2. 2. International Journal of Management (IJM), ISSN 0976 – 6502(Print), ISSN 0976 – 6510(Online),Volume 3, Issue 3, September- December (2012)Moreover it is to be noted that the oil shocks occurring outside India have affected the economyharshly causing balance of payments difficulties and as a result devaluing the rupee against theUS dollar.Crude oil, especially petroleum is one of the most necessitated worldwide required commodity.Oil is a key factor in each and every economy of the world. The need and demand for oil and itsby-products are increasing and every country in the world is ready to import oil to meet itsdomestic requirement. This helps the oil exporting nations to earn a huge share of their foreignincome directly or indirectly. Oil shocks came to the world when in 1973 and in 1979 the oilprices shot up. This shook even the strongest economies of the world. This happened on accountof the fact that the gulf countries refused to supply oil to the countries that were the supporters ofIsrael in its war with Egypt and Syria. Crude oil alone bears 60% share to meet the globalenergy needs in the current scenario. The reason for this high share in the primary energyconsumption in the world is due to the advantages that oil has over the other constituents ofprimary energy such as diverse application, comparatively lesser harm to the environment, easyhandling, lower capital costs and above all higher efficiency.Crude oil reserves on earth are estimated to be more than 1 trillion barrels that are mostly foundin the Middle East, Eastern Europe, Africa and Central America, Middle East being the topreserve holder. It is a clear fact that oil is a limited resource and would finish off in a maximumof 80 years if the current rate of consumption continues. Of these 1 trillion barrels, the worldproduces around 75 million barrels per day. The largest crude oil producing country is SaudiArabia followed by Russia and United States of America.Historically, the Indian petroleum industry was controlled by few Anglo-American companies.They maintained their dominance till end of 1950s. After independence (1947), the newlyindependent state wanted to play significant role in this vital industry. The industry policyresolution of 1948 and 1956 have clearly documented the governments aspiration and futureplans for core industries like petroleum. All future development of petroleum industry wasreserved for public sector undertakings. But foreign assistance was a necessity at least in theearly stage. As collaboration with Anglo- American oil majors were ruled out, other alternativeswere explored.At that time the government considered four options as under for the development of itspetroleum industry. Firstly, to seek assistance of a great power like Soviet Union. Secondly, tocollaborate with a small country like Rumania. Thirdly, to explore the possibility of agovernment to government co-operation with other small but neutral countries like Austria whichhad developed sufficient technical expertise in petroleum industry by that time and lastly, to tryand develop the industry through self-help by employing technicians and bringing necessarymachinery from which ever source available.Of the above four alternatives, though co-operation with a small but neutral power like Austriawas thought the best option, the government went for the first alternative. Thus the Soviets tookcharge of the nascent oil industry. However, their influence diminished over the years.Subsequently, US companies and multilateral funding agencies like World Bank playedincreasingly significant roles in this sector.In the early seventies, the government of India nationalised the refinery and marketing facilitiesof three foreign oil companies. Out of those three Burmah -Shell -, the British companydesperately tried to stay in India even as junior partner to a joint venture with a national oilcompany . At that time Cochin and Madras refineries were running under joint venture betweenthe govt. of India and foreign oil companies. But the government did not accept Burmah-Shells 18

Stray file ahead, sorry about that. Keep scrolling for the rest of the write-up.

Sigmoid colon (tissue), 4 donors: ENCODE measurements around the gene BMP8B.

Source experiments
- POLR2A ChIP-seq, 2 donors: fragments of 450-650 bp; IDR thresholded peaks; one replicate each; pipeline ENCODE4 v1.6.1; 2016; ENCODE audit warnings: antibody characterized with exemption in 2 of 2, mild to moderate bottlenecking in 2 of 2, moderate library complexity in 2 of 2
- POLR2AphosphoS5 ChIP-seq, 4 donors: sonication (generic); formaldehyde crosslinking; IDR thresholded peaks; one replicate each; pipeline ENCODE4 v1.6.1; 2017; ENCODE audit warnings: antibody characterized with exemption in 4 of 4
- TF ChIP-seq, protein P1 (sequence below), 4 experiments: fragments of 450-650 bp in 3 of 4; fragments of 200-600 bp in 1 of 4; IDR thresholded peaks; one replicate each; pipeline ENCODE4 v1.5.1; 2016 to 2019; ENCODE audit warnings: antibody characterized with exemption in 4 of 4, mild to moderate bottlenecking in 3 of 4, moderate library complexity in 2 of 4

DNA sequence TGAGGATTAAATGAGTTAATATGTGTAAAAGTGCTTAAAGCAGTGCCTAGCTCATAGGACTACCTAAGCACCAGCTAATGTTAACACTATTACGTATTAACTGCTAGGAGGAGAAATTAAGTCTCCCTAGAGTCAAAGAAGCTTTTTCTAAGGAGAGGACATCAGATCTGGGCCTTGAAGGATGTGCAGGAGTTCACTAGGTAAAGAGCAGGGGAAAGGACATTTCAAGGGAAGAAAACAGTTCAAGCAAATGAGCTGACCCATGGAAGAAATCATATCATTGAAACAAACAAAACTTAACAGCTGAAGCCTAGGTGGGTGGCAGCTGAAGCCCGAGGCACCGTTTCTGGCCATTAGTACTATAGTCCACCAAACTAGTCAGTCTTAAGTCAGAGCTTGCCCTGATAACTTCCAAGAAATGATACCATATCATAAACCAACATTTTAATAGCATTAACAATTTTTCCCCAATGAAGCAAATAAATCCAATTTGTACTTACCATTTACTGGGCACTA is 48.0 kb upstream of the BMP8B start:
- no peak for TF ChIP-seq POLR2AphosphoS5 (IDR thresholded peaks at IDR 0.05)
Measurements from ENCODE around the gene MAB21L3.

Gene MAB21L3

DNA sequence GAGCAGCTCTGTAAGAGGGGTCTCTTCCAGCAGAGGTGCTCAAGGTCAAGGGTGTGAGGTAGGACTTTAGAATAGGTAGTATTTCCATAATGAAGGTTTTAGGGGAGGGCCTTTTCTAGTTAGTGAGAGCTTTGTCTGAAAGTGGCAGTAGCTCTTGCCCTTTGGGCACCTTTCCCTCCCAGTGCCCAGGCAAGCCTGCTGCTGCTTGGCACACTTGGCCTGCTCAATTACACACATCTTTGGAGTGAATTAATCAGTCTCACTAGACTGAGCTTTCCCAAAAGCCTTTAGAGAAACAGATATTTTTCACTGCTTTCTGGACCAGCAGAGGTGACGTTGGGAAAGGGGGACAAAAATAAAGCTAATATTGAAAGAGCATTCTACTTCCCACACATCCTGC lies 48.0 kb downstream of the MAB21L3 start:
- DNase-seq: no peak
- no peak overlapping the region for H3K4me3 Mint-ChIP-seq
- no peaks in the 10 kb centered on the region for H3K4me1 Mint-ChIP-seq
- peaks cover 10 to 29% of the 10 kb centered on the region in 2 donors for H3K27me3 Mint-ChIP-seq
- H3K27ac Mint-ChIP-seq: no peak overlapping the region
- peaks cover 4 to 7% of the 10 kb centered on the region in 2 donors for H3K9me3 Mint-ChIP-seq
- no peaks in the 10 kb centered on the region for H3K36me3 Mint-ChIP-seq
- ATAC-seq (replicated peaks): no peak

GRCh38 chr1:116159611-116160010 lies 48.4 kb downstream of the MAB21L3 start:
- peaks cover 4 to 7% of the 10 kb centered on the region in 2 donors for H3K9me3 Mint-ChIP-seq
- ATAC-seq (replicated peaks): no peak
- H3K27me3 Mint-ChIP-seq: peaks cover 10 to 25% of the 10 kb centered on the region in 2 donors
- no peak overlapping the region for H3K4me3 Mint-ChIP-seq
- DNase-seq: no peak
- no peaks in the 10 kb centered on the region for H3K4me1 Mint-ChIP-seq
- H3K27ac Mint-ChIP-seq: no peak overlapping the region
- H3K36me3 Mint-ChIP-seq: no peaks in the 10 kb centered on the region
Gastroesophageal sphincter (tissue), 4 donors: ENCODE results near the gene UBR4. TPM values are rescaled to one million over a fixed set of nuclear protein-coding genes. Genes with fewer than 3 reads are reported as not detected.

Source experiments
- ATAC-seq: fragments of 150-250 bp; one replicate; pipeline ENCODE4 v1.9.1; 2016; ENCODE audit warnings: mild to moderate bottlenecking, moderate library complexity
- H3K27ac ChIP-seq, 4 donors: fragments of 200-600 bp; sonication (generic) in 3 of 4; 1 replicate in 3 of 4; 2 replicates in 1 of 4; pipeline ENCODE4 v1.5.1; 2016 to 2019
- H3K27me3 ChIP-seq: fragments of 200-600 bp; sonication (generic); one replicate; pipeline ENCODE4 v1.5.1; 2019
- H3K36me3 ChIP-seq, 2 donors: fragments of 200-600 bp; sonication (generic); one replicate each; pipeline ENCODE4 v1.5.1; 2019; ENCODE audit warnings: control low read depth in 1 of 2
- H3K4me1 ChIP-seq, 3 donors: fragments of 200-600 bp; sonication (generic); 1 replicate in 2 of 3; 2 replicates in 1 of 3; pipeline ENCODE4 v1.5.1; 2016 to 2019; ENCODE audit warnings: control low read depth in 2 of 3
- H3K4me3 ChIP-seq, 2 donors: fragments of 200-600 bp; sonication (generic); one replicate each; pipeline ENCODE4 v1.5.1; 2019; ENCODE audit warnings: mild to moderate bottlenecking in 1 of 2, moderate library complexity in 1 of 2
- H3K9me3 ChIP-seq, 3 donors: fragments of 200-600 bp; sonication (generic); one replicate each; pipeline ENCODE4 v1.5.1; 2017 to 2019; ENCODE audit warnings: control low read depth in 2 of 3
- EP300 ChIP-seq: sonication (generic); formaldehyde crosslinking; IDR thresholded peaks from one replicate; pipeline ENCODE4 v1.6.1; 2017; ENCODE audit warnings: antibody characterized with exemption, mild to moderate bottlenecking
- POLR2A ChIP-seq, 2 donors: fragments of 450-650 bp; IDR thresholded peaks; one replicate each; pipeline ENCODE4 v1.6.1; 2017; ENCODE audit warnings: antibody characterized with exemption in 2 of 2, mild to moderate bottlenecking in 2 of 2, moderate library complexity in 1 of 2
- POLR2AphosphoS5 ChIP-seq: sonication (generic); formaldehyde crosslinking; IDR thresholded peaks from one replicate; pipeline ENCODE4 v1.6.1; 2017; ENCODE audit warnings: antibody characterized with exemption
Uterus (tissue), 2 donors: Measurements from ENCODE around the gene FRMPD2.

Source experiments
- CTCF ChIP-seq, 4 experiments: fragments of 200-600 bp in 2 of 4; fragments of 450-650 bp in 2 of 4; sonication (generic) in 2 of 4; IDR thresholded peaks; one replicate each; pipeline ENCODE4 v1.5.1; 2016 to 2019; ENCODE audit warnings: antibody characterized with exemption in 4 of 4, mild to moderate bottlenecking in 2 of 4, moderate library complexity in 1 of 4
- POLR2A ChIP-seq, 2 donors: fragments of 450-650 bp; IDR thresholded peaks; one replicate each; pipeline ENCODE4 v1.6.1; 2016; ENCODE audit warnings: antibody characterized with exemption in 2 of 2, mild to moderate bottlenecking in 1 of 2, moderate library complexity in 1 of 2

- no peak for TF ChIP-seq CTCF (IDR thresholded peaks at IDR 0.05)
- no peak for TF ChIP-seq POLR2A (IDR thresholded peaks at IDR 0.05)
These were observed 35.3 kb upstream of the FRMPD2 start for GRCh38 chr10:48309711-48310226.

3. 3. International Journal of Management (IJM), ISSN 0976 – 6502(Print), ISSN 0976 – 6510(Online),Volume 3, Issue 3, September- December (2012)proposal. The other two American companies - namely Caltex and Standard Vaccum werethemselves eager to leave the country due to their internal organisational restructuring anddomestic compulsions. The government of Indias decision to nationalise them had nothing to dowith their departure from the marketing and refining sector. However, they kept their linkagesalive with the industry through crude supplies.Apart from nationalisation of foreign companies, there were other important developmentsduring seventies and eighties which needs to be mentioned here to understand the liberalisationprocess of this industry. • i) As offshore exploration got more importance (though substantial areas of onshore sedimentary basins were unexplored), involvement of US companies increased replacing the Soviets. In offshore exploration and exploitation, Indias dependence on American and other Western companies were almost total. • ii) In 1974, the government offered 7 million acres of Bay of Bengal to Natamas Carlsburg Co. of USA for offshore exploration and production. A contract was entered into between the US company and Oil and Natural Gas Commission (ONGC) for the same. Subsequently another contract between Readings and Bates, USA and ONGC for Kutch basin(Gujarat) was signed. It was agreed that initially the foreign company would have 61% share in the joint venture and the price of the crude if produced would be based on Indonesian and Persian Gulf crude. 40% of the total crude would go to the US company as "Cost Oil" towards recovery of their expenses. 65% of the remaining crude would be ONGCs share and rest 35% would go to the US company. However, the venture was unsuccessful. • iii) Since 1980, the government started to offer in a systematic way different sedimentary basins to foreign oil companies for exploration and production. Better basins with liberal terms were offered in successive rounds. For example, in the third round (1986) where few major foreign companies participated, the government exempted them from paying any royalty payment. Moreover, no minimum expenditure commitment were to be made and ONGC/OIL was given the option to take minority stake (40%) in the joint venture, if the fields were found viable. However, there was no breakthrough in exploration by the foreign companies. • iv) Till 1990, the government had invited four proposals for bidding. Due to political changes finalization of contracts against the fourth round of bidding was deferred. One noticeable feature of the fourth round was that, Indian private companies (along with foreign partners) were allowed to participate for the first time. As no major field was discovered by foreign companies, the government over exploited the existing fields. At a time when the global crude price was declining, India’s crude production was increased steeply from 10.51 MMTPA in 1980-81 to 34.00 MMTPA in 1989-90. The oil bearing wells were flogged to death and as a consequence, production fell to 26.92 MMTPA in 1992-93. • v) In the eighties, the government allowed Indian private companies to enter into refining sector initially as a joint venture partner with a public sector refining company. Later, Reliance Industries Ltd.(RIL) was allowed to build on their own the largest refinery in the country. • vi) For refining technology, the public sector refineries, during 1980s, were almost completely dependant on one American company M/s Universal Oil Products (UOP).UOP did not transfer their technology to the refineries. They leased it 19